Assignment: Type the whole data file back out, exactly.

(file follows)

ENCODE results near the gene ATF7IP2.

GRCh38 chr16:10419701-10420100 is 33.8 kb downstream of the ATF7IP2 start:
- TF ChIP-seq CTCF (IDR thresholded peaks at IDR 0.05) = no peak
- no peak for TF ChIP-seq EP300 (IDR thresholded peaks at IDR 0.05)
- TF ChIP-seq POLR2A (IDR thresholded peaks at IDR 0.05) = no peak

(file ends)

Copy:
ENCODE results near the gene ATF7IP2.

GRCh38 chr16:10419701-10420100 is 33.8 kb downstream of the ATF7IP2 start:
- TF ChIP-seq CTCF (IDR thresholded peaks at IDR 0.05) = no peak
- no peak for TF ChIP-seq EP300 (IDR thresholded peaks at IDR 0.05)
- TF ChIP-seq POLR2A (IDR thresholded peaks at IDR 0.05) = no peak